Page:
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Potter On Performance: Flush Your Engines—Not Your Money

I have been asked many times what single maintenance issue has caused the most problems for our customers at Potter Performance Engines. That’s an easy one—lack of proper flushing is the single biggest issue we deal with on saltwater engines. We can always tell who actually flushes their engine and treats the cooling system correctly, and who simply claims to.

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Failure to flush your marine engine after every use will ensure it fails you in the future (click image to enlarge). Photos courtesy/copyright Potter Performance Engines.

Salt in an engine is highly corrosive and everyone knows it. I can’t tell you how many engines we have torn down with rotted gaskets, cylinder heads, blocks, manifolds and so on. Proper flushing after every use is a must, and we recommend doing it for 10 minutes on a warm engine. We also recommend the use of products such as Salt Away, and Salt Terminator, to name a couple. Properly used every time, these products can make a tremendous difference in the lifespan of not only internal engine components but also pumps and exhaust systems.

We like our customers to use these products after flushing with freshwater first. You can never flush an engine too much. Just make sure you have an ample supply of water and don’t overheat your engine. We have several customers—with boats powered by our engines—who boat in saltwater exclusively. Many of these engines have aluminum cylinder heads and, believe me, aluminum heads and saltwater don’t mix.

Many years ago we had a customer who brought his Potter Performance 1,150-hp engines back for standard rebuilds. These engines had been running in the ocean for three years.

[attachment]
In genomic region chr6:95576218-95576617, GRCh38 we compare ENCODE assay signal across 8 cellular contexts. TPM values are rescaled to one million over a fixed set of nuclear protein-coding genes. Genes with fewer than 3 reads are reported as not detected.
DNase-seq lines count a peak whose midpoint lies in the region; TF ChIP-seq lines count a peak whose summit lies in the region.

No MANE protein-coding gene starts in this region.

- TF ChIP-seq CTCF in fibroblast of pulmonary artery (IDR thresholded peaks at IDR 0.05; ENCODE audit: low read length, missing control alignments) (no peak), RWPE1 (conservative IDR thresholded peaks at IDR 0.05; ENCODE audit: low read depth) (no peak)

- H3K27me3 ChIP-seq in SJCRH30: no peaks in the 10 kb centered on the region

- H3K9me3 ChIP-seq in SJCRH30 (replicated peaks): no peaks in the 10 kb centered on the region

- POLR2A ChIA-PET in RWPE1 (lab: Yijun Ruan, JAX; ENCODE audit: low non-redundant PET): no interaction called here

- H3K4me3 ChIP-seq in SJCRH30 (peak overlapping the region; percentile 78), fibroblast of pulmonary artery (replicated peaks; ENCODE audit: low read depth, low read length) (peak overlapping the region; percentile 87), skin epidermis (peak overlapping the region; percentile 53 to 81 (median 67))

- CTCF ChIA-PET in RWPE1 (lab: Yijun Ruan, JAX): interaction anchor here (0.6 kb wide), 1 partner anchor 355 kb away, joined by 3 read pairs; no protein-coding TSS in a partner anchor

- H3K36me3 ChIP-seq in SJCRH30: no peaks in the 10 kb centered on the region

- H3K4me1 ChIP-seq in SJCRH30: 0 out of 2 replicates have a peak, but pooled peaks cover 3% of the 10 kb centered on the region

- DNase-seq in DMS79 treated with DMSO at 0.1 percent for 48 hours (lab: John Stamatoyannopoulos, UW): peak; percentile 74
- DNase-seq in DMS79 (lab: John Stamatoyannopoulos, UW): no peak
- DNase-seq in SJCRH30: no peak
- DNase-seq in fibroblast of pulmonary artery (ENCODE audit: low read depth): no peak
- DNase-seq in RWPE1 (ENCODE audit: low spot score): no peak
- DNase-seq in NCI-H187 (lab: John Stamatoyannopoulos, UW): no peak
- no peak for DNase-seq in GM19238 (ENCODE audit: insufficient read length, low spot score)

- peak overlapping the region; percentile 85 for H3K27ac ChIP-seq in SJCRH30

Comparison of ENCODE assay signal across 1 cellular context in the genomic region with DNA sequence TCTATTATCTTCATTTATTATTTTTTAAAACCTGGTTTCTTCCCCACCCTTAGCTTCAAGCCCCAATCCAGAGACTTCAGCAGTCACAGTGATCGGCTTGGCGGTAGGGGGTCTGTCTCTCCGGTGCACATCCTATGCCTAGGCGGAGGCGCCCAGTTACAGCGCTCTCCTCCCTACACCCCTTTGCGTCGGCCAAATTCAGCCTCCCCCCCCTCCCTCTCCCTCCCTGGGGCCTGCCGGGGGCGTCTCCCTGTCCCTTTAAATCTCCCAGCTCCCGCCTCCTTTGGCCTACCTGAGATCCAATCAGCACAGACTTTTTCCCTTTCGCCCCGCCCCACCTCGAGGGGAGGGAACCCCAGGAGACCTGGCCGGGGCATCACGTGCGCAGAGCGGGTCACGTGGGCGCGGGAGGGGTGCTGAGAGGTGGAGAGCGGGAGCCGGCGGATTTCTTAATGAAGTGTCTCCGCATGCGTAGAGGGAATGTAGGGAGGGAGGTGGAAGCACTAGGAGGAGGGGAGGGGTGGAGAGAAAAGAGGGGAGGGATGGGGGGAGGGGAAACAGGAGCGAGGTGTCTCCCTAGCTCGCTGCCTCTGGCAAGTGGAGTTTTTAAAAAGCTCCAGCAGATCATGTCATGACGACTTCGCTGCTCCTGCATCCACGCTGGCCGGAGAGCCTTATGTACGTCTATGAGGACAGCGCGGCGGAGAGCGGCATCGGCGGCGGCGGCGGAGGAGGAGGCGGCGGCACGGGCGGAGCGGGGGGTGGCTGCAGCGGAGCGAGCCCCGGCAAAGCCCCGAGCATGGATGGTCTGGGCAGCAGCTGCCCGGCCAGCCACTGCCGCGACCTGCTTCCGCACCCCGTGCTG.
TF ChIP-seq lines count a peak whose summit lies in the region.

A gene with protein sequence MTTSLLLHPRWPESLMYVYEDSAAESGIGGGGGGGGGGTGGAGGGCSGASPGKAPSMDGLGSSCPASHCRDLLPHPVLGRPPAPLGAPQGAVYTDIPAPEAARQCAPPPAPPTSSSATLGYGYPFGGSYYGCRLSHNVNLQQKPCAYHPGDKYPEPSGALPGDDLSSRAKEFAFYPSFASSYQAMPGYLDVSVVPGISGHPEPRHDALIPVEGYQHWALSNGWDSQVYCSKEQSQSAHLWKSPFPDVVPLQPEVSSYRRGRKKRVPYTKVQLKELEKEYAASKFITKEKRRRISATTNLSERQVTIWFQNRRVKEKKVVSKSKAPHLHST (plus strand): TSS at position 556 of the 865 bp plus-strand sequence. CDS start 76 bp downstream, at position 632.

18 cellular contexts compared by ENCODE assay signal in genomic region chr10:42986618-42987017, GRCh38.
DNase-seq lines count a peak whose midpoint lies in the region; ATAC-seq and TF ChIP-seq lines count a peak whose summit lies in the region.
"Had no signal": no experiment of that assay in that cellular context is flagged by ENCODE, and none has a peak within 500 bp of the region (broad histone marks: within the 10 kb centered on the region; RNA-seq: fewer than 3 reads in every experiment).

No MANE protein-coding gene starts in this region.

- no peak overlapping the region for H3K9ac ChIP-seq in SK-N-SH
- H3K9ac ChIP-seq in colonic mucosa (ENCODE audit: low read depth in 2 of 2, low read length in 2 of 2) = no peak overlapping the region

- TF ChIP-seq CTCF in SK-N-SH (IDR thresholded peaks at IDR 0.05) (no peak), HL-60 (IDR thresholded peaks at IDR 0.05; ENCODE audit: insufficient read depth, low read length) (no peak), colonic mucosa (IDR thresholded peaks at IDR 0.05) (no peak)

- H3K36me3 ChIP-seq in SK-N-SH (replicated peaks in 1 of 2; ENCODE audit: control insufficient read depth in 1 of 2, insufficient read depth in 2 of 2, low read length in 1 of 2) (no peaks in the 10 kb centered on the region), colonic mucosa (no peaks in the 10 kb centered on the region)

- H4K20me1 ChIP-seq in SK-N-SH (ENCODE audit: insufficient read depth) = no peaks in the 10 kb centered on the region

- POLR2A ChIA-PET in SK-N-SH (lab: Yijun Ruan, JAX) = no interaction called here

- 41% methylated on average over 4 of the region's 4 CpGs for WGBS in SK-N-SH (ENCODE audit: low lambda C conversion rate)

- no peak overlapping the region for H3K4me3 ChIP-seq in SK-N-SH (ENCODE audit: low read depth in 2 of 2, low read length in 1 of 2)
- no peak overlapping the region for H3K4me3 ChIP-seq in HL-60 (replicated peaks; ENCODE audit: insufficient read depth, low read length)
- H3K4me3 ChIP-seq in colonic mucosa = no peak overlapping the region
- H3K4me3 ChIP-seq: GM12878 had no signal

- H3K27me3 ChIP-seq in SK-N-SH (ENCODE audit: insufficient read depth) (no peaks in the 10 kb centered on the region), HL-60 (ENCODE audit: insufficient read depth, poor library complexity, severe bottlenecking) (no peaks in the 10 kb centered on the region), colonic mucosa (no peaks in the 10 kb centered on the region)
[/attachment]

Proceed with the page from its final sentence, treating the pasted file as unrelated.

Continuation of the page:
After we had the engines disassembled, I couldn’t believe the condition of the cooling systems. They looked like the engines had been run in freshwater. I contacted my customer and asked him what he was doing as we had never seen engines look so good after such intense use in saltwater. He told me that he had been using these products after standard flushing every time, and had been for years. Well, I was convinced. This stuff works. I won’t tell you this is the answer to all your corrosion issues, but it does make a big difference.

Ron Potter: “I can’t tell you how many engines we have torn down with rotted gaskets, cylinder heads, blocks and manifolds.”

Draining the cooling system completely can be a problem as well. Several years ago, we had a very good customer who had put his boat up for sale and let it sit for more than two years without use. He had the engines flushed and drained as he thought it was a good idea.

We received a call one day from the dealer who informed us there was a problem with one engine. After starting the engines for a potential buyer, he had steam blowing from the valve covers. The dealer sent us the engine and after inspection we found the cast iron cylinder heads were corroded through. We had him send us the other engines for inspection and they were deteriorated as well.

The problem is once saltwater has been in an engine and then you introduce oxygen, the corrosion process is accelerated. We tell all our customers, if you are not going to be using your boat for over a month, drain the cooling system and fill it with nontoxic or RV antifreeze. Disable the ignition, pour the antifreeze into the sea strainer and turn the engine over with the starter. It will take around three to four gallons per engine.

Leaving water alone in the engine for an extended amount of time can be as bad as exposing it to air. RV antifreeze doesn’t turn stagnant and we feel it helps to slow down the corrosion process. We have also noticed much less internal corrosion in engines where customers have used the RV antifreeze. This is also true of the exhaust systems.

I know this seems like a lot to deal with. But believe me, a little extra time spent with proper flushing and storage can save you a lot of money down the road.

Editor’s Note: This is engine builder Ron Potter’s second bi-weekly column for speedonthewater.com. He next installment will go live on Monday, Feb. 15.

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